Masserman: Sustainability has been an issue that John and Logan have cared about. Sam has known Logan for a long time. We had to reach a certain size to be able to become carbon neutral. Hiring Sam was about bringing someone on board to focus not only on carbon offsets, but to build a best in class program related to green cities.
Overall: Sam, you joined Lyft as the first director of sustainability in March. How did you and Logan meet?
Sam Arons: We met in 2006 when I was a graduate student at UC Berkeley studying energy and resources. At Berkeley, we started hearing about a guy named Logan down in Santa Barbara who had helped launch The Green Initiative Fund. TGIF was a proposal to increase student fees by a few dollars a semester, which would raise thousands of dollars for sustainability projects on campus. It worked well there, so we created our own TGIF at Berkeley. He gave us advice on how to roll it out.
My graduate research was on plug-in vehicles, so I was getting involved in the transportation space. Logan later moved to the Bay Area to start working on Zimride, which at that time was a Facebook app. I thought it was tremendously cool and asked if I could help out. He said yes so I became part of the Zimride group — as the official note taker at meetings. I then graduated and went to work at Google.
Overall: How did you and Logan get back in touch?
Arons: We stayed in touch over the years. I followed Zimride getting sold to Enterprise. Logan reached out to me in 2016, around the time Google had made the announcement that it would achieve 100 percent renewable energy the following year. Logan wanted to know how we had done it at Google and how they might do something similar at Lyft. That led to a long conversation that unfurled over a year. I thought Lyft was a cool convergence of the electric vehicle space and the energy space. In a way, a transportation company became an energy company and I saw a way to bring these two worlds together to impact the future of planet.
Overall: A month after you joined Lyft, the company announced that all Lyft rides would be offset by carbon credits. What was involved in making that possible?
Arons: First, the directive to do that was coming straight from the top. The project had been started well before I got to Lyft, but no one was working on it full time. My first task was to help take it over the finish line, and I hit the ground sprinting. The volume of carbon credits was out there. We had done an RFP and received a number of bids by companies offering carbon credits. We ended up choosing 3 Degrees.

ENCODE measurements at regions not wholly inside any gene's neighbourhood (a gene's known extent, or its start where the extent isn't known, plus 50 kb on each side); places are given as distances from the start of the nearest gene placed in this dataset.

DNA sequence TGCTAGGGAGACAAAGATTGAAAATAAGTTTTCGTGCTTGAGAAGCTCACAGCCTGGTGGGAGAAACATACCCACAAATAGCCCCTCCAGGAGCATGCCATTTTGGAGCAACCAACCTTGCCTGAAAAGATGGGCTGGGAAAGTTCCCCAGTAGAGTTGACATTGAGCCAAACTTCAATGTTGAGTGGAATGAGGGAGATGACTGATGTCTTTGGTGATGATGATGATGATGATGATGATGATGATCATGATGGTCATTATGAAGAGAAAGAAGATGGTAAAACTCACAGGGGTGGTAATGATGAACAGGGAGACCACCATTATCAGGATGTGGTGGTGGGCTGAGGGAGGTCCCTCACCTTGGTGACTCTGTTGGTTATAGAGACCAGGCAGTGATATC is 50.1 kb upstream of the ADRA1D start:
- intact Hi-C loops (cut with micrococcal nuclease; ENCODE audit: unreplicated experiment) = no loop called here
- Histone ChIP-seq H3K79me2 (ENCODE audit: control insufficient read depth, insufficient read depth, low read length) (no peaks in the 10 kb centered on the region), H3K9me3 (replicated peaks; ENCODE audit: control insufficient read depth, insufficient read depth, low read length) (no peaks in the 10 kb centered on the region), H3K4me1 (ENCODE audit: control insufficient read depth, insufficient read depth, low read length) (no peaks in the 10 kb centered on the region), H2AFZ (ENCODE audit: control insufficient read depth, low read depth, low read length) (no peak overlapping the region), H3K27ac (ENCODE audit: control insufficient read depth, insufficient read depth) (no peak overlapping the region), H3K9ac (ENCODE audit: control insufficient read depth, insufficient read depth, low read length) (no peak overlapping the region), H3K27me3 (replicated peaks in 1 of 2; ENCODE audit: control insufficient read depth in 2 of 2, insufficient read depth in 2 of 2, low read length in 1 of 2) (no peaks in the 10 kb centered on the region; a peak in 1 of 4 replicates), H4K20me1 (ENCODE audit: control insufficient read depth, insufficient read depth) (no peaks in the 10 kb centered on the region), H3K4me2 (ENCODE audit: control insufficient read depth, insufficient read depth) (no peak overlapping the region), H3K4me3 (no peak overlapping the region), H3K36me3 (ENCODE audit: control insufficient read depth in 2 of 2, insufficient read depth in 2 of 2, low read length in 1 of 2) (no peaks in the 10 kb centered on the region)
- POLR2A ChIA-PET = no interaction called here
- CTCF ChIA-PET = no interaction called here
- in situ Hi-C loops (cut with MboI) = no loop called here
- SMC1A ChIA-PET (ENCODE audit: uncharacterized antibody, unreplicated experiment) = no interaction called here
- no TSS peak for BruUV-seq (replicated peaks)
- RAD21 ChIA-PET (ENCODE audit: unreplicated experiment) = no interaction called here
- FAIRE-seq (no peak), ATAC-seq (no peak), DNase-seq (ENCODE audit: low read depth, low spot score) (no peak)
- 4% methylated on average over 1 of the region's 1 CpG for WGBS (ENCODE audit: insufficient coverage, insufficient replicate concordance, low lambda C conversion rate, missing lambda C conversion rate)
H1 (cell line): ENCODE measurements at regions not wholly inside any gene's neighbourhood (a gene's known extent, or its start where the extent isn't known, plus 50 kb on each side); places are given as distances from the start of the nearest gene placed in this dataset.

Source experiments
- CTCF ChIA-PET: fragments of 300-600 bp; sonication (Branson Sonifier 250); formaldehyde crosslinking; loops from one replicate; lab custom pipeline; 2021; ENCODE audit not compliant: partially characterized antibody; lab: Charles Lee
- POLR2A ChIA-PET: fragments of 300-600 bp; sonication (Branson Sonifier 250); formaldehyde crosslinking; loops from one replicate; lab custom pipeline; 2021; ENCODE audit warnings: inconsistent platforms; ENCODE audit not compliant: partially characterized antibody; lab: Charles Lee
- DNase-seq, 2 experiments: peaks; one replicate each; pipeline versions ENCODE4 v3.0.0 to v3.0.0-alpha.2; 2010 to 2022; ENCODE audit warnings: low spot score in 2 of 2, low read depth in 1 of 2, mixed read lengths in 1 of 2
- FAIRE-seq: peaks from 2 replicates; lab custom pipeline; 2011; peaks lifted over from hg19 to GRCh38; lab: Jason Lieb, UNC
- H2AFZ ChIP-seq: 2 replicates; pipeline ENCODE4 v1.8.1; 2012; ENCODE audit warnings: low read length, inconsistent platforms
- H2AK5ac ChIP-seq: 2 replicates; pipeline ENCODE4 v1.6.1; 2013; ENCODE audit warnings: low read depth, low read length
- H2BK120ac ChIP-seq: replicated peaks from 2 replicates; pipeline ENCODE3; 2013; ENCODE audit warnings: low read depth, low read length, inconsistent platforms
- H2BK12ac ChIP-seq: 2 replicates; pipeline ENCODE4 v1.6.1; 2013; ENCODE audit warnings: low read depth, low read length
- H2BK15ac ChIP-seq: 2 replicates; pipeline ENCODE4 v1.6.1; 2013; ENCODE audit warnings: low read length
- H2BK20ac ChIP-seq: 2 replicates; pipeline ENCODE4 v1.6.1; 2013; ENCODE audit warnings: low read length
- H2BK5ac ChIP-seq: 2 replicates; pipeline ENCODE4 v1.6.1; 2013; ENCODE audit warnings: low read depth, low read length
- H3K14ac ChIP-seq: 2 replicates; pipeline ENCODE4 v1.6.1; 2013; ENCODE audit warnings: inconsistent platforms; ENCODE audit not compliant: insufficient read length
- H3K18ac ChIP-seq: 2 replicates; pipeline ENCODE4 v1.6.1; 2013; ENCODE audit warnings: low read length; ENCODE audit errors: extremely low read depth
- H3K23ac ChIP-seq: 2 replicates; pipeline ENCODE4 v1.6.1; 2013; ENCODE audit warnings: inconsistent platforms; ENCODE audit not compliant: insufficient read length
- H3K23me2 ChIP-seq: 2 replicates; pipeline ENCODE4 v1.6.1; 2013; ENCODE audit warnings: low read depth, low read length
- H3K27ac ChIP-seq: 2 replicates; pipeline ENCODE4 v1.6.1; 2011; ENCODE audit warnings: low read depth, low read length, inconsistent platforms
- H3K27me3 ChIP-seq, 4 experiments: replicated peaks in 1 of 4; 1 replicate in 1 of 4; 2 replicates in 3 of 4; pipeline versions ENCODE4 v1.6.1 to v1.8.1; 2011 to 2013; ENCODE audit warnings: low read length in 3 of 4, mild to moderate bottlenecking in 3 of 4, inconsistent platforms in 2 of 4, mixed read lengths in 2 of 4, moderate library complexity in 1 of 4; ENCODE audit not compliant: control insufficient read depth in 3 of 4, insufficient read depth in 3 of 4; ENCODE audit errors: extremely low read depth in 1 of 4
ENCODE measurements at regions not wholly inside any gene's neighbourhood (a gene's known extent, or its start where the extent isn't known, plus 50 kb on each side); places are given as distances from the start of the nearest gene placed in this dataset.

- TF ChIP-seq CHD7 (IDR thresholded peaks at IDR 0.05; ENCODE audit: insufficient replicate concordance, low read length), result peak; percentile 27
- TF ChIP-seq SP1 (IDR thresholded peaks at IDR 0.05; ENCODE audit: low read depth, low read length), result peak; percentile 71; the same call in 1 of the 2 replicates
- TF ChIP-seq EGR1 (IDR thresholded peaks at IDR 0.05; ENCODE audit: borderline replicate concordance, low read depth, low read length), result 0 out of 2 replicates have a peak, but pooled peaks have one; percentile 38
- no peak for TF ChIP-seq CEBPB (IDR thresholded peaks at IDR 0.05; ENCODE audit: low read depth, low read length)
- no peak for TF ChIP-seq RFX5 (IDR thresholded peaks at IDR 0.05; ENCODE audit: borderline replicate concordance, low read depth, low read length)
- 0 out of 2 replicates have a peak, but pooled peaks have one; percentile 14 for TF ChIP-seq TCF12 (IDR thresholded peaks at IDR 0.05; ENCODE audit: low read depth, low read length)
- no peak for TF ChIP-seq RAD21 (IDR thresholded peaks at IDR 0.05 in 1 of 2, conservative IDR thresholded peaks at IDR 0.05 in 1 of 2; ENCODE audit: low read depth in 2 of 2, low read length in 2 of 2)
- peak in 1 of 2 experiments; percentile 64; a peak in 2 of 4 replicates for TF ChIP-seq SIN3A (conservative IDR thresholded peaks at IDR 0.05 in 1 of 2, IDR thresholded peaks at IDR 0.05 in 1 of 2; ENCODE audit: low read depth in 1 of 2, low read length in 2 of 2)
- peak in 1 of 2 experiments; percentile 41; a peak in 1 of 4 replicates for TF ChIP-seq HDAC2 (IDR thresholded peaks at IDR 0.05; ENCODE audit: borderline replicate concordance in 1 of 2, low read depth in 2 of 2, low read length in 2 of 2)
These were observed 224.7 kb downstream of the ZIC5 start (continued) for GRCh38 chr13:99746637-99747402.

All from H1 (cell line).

Overall: At the Global Climate Action Summit in San Francisco a few weeks ago, Lyft announced that all operations are now carbon neutral. What was involved in making that happen?
Arons: We made a two-part announcement. First, that we would offset all emissions from our business including rides (which were already offset), as well as all other operations. The second part is that all the electricity we use would be covered with renewable energy.
In order to make that happen, the first thing we had to do was to calculate our carbon footprint so that we would know how much to purchase. We had an EDF Climate Corps Fellow, Matt Panopio, who helped make this possible.
Overall: What drove the timing of these commitments (no pun intended)?
Arons: Climate change is one of the most urgent issues we are facing. It was less about us waiting for a particular moment, and more about us trying to work as quickly as we can. We started by offsetting all rides because we were able to calculate the emissions. To offset the rest of our operations, we had to get the data on emissions and that wasn’t as readily available. That’s why it took longer.
Overall: What has it been like being the first person in this role at Lyft?
Arons: It’s a lot of fun. I’m leaping out of bed every morning. I find it exciting, compelling, and there is so much to do that I try not to feel too overwhelmed.
Transportation is the largest source of GHG emissions, bigger than electricity. We have the opportunity now to make an enormous impact and lead the way.
Lyft alone is not going to solve climate change. If we can show others that it is possible to run a viable business while going carbon neutral and electrifying your entire fleet, hopefully this will pave the way for others to do the same.
Overall: What things that have been the hardest to navigate?
Arons: We’re growing at such an incredible pace that everyone is trying to do 12 things at once. There is support and enthusiasm for what our team is working on, but at the same time everyone is very busy with their day jobs growing the business.
My team’s role is to incorporate sustainability into all aspects of the business, but we also need to make it easier for our counterparts across the company to do that. For example, I might help write job descriptions for roles on other people’s teams, like the vehicles team, which by nature needs to sit in operations. I’ve also collaborated with the policy team to put together a set of priorities related to electric vehicles. I might also weigh in on budgetary considerations, such as where various teams need to incorporate sustainability-related activities into their budget.
Overall: At Google and now at Lyft, you’ve gone for really big goals. What advice would you have for other companies considering big goals like this?
Arons: You may be surprised by what you can accomplish. Setting big audacious goals can feel scary and overwhelming. You might not know how you will get there, but you certainly won’t get there if you don’t set the goal. If you set a big goal, you might not meet it, but you’ll accomplish a lot more than you would have if you hadn’t set the goal and you’ll learn a lot along the way. We can all do this, we all have to do this, so let’s get out there and make these things happen.